Arguably one of the loudest (and potentially threatening) warning shots to the advice industry is the FCA’s sunset clause, sounding rather like the death warrant for trail commission.
No-one knows for sure but the fall-out could be big, from significant revenue loss right through to fundamentally altering how an IFA business is valued – trail commission having historically provided proof of longevity to potential buyers, as well as a useful metric of value.
Either way, If I were running an advisory business of any scale today (and I’m not. I’m rather less than strategically clutching at anything that can encourage a 5 day old boy to settle – a sheep called Ewan, that makes womb noises is the latest attempt). I would work on the basis that all trail will go at some point. Working from this premise ensures that advisers are fully protected if it does happen; and if it doesn’t then you’re in a far stronger position anyway.
But that’s just one aspect of the multi-faceted value game. Being clear on where value lies and how to protect and build on it is crucial. Few would disagree with that. But it’s easier said than done.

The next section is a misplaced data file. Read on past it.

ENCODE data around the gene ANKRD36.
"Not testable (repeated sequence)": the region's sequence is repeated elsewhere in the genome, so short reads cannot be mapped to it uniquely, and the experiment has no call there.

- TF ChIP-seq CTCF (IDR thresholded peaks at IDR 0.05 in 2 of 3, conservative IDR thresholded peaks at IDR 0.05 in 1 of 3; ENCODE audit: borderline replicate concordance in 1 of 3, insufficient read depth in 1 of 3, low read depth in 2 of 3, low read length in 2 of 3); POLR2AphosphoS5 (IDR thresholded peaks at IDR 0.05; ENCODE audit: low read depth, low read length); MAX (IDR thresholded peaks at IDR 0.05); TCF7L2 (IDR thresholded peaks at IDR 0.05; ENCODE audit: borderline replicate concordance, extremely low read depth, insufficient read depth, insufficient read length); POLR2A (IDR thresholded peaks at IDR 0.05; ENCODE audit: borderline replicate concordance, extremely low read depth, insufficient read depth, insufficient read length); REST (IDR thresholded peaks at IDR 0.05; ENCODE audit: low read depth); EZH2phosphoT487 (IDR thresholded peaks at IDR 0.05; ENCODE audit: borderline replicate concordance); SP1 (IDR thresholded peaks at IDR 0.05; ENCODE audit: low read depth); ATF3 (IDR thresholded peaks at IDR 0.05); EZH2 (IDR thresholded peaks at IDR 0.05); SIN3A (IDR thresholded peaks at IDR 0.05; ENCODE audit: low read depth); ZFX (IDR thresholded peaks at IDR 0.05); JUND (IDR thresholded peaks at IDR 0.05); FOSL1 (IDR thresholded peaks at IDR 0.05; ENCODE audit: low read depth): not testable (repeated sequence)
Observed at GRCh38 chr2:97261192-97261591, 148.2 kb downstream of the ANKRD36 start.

Take, for instance, the role of differentiation in the creation of a value proposition. It is something we talk about a lot but do (well) far less. Just because we can draw some positioning charts and point to a relatively cluster-less quadrant, doesn’t mean we have a brand that really means anything to customers above and beyond anything else available to them.
Too often the answer to the question “what does your brand stand for?” is answered by a list of stuff about service and quality and customer-centricity. Important, yes, but that’s just what everyone else is doing. If a brand only stands for what all brands stand for, there’s nothing truly remarkable to own or protect or build upon.
Given the plethora of ‘good’ or even ‘great’ businesses out there, I think a better question to start with is “what makes us remarkable?” As Seth Godin points out (and sorry to bang on about him, but he is quite good) “Remarkable is in the eye of the consumer, the person who ’remarks’. If people talk about what you’re doing, it’s remarkable, by definition.”
The real value is in actually creating something that people choose to talk about, regardless of what the competition is doing.